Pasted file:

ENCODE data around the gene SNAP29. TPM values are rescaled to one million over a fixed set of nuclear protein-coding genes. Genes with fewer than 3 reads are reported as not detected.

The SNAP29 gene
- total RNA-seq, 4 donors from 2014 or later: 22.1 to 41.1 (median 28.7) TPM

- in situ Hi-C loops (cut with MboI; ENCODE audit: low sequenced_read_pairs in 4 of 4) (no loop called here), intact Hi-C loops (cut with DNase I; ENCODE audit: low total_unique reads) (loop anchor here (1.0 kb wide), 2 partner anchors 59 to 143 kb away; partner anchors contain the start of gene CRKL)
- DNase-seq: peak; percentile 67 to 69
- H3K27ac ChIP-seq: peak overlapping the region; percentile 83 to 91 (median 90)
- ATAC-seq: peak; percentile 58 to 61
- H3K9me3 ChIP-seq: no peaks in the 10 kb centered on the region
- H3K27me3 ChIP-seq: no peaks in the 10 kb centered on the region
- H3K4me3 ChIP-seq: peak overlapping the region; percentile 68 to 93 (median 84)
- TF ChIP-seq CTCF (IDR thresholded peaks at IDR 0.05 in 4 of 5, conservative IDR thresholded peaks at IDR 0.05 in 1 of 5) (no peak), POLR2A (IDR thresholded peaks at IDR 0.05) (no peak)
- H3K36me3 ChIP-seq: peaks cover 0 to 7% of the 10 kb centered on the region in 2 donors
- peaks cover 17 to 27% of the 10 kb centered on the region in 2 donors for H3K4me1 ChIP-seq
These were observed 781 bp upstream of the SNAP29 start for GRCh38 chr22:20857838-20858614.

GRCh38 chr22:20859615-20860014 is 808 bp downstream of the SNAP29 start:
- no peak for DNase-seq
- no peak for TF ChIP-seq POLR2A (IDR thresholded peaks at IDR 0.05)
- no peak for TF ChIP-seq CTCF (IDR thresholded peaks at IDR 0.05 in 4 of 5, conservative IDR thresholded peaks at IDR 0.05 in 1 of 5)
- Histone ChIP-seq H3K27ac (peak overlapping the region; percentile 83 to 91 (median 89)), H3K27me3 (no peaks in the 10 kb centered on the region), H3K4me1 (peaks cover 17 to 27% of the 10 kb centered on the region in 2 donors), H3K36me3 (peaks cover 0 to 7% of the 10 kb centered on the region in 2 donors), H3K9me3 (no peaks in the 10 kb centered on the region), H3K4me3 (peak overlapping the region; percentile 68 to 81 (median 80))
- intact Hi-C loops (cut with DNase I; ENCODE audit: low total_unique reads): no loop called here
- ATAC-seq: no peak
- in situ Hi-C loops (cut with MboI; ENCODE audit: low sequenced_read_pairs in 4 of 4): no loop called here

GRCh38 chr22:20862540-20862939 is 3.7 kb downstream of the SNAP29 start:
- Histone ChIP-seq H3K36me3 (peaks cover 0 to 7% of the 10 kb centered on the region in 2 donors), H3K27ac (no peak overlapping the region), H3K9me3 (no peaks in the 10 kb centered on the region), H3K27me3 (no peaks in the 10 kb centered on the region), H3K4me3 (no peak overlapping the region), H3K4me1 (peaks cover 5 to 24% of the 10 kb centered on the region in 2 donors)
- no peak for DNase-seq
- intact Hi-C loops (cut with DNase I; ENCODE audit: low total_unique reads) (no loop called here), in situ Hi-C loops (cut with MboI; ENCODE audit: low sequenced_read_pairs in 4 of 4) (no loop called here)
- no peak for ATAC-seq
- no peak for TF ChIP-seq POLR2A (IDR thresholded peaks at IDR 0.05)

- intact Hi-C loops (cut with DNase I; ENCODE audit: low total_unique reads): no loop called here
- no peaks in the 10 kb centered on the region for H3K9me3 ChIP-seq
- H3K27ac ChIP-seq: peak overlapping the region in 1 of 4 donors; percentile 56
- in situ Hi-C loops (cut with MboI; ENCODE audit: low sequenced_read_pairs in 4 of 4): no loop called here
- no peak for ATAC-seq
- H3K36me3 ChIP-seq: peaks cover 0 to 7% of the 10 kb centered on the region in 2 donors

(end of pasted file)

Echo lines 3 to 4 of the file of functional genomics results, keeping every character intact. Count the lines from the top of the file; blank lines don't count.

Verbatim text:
- total RNA-seq, 4 donors from 2014 or later: 22.1 to 41.1 (median 28.7) TPM

- in situ Hi-C loops (cut with MboI; ENCODE audit: low sequenced_read_pairs in 4 of 4) (no loop called here), intact Hi-C loops (cut with DNase I; ENCODE audit: low total_unique reads) (loop anchor here (1.0 kb wide), 2 partner anchors 59 to 143 kb away; partner anchors contain the start of gene CRKL)